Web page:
A common goal of all Christians is to become more like Jesus. This includes personal development in the many wonderful attributes of the Savior: purity, loving one another, being obedient to the Father, and standing firm against evil. Furthermore, Jesus prayed, "that all of them may be one, Father, just as you are in me and I am in you. May they also be in us … that they may be one as we are one: I in them and you in me. May they be brought to complete unity…" (John 17: 21-23, italics added) Therefore, those who receive salvation will become one with God just as the Son is one with the Father. Paul taught, "If we endure, we will also reign with him." (2 Tim 2:12, italics added)

However, a goal of becoming a god is the same goal that caused Lucifer, "the star of the morning", to be cast out of heaven and to become Satan. "How you have fallen from heaven, O morning star, son of the dawn! … You said in your heart… I will sit enthroned on the mount of assembly… I will make myself like the Most High. But you are brought down to the grave, to the depths of the pit." (Isaiah 13:12-15) It is also the basis of the original temptation and sin that resulted in the fall of man. "’You will not surely die,’ the serpent said to the woman. ‘For God knows that when you eat of it your eyes will be opened, and you will be like God.’" (Gen 3:4-5) , On the other hand, Jesus taught by example that humility, rather than seeking godhood, makes a person truly godlike:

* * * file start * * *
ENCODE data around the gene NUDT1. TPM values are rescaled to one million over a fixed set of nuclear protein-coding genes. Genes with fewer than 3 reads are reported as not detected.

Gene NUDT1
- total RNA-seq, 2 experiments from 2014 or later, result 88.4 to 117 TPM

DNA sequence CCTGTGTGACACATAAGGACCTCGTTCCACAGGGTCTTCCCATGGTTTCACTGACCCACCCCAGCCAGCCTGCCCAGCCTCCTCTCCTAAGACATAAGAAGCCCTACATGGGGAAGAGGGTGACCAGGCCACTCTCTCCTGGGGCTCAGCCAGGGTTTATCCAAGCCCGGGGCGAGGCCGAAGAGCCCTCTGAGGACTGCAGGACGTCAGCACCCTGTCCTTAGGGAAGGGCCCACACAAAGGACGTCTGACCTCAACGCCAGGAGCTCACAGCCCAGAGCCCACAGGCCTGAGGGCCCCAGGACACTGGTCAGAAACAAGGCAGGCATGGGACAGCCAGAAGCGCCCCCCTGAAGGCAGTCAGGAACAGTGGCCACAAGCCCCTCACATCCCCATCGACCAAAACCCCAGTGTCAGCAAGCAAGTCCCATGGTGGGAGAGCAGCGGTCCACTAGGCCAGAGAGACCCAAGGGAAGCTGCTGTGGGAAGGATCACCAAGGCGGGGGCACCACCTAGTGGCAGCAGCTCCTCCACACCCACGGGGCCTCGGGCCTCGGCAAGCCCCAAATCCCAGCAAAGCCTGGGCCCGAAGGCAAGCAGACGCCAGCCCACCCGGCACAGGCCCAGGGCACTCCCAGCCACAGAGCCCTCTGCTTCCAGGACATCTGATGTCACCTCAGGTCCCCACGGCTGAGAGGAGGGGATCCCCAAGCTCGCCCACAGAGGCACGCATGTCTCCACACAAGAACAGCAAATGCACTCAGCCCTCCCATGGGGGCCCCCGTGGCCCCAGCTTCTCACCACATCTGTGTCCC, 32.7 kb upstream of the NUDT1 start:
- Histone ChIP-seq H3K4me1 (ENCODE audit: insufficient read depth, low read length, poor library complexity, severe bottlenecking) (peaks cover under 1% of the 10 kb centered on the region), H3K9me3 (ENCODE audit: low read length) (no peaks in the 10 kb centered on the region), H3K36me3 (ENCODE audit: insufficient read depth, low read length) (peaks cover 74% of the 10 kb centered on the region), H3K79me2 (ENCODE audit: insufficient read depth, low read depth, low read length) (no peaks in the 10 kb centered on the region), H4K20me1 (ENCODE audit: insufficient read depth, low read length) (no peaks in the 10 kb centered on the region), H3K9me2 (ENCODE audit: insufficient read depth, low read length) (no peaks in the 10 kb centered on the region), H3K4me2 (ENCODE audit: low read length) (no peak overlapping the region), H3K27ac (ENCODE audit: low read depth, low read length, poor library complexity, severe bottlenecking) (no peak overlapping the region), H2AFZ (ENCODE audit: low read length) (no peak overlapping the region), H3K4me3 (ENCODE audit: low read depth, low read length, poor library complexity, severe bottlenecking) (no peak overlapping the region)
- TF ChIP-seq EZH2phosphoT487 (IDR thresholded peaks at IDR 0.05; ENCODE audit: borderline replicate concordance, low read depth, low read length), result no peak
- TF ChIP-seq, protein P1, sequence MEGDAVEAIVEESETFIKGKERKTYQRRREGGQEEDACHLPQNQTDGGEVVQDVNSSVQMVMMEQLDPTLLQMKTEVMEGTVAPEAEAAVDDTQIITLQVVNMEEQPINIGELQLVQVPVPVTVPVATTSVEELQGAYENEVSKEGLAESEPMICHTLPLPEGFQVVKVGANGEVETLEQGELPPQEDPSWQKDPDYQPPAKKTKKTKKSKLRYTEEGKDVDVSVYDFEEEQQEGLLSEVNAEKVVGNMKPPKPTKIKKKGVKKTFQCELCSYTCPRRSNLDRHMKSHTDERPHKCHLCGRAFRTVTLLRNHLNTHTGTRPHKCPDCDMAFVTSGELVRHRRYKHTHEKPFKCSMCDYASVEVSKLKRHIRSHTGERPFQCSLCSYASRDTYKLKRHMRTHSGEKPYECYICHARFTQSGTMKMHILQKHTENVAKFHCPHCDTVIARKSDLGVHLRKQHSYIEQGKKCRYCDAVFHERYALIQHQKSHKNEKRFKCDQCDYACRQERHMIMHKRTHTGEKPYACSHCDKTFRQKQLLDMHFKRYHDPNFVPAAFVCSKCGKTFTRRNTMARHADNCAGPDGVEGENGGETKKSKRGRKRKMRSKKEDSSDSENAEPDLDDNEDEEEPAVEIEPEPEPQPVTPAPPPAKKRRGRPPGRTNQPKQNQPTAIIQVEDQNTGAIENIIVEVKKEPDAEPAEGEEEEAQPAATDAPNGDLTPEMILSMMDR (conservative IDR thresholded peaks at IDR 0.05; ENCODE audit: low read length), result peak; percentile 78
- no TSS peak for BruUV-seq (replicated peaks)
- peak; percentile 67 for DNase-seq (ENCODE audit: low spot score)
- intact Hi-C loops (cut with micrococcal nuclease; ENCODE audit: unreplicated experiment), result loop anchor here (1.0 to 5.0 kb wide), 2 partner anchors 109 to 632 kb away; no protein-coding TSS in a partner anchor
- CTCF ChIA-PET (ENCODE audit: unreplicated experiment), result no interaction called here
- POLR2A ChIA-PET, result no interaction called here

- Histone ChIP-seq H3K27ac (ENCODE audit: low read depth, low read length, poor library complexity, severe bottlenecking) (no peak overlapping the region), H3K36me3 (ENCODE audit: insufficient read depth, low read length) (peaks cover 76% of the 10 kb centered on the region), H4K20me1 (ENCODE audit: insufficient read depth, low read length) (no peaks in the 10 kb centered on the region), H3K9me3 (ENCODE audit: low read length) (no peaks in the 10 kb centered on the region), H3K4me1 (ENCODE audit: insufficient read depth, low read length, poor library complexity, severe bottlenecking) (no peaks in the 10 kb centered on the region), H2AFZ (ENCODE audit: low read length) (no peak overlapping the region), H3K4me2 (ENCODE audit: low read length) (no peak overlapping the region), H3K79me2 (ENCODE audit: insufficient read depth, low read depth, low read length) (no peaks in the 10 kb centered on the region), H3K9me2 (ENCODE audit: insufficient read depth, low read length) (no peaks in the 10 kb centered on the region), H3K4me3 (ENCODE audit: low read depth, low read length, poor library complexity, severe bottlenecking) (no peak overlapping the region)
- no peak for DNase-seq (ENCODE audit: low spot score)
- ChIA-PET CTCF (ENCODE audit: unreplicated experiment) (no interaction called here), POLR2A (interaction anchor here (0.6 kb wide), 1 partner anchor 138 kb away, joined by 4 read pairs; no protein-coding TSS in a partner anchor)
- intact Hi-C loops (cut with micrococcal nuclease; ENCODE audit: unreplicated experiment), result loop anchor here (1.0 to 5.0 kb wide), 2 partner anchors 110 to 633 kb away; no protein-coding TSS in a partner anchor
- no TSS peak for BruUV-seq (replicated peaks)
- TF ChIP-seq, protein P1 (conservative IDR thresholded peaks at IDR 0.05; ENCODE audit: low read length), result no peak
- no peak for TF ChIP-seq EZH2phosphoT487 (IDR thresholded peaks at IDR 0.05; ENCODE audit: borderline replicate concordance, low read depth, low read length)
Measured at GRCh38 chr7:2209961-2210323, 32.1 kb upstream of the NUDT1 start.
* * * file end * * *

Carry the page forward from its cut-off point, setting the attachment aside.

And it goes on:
Your attitude should be the same as that of Christ Jesus: Who, being in very nature God, did not consider equality with God something to be grasped, but made himself nothing, taking the very nature of a servant, being made in human likeness. And being found in appearance as a man, he humbled himself and became obedient to death - even death on a cross! (Phil 2:5-8)

God created the universe without using pre-existing matter.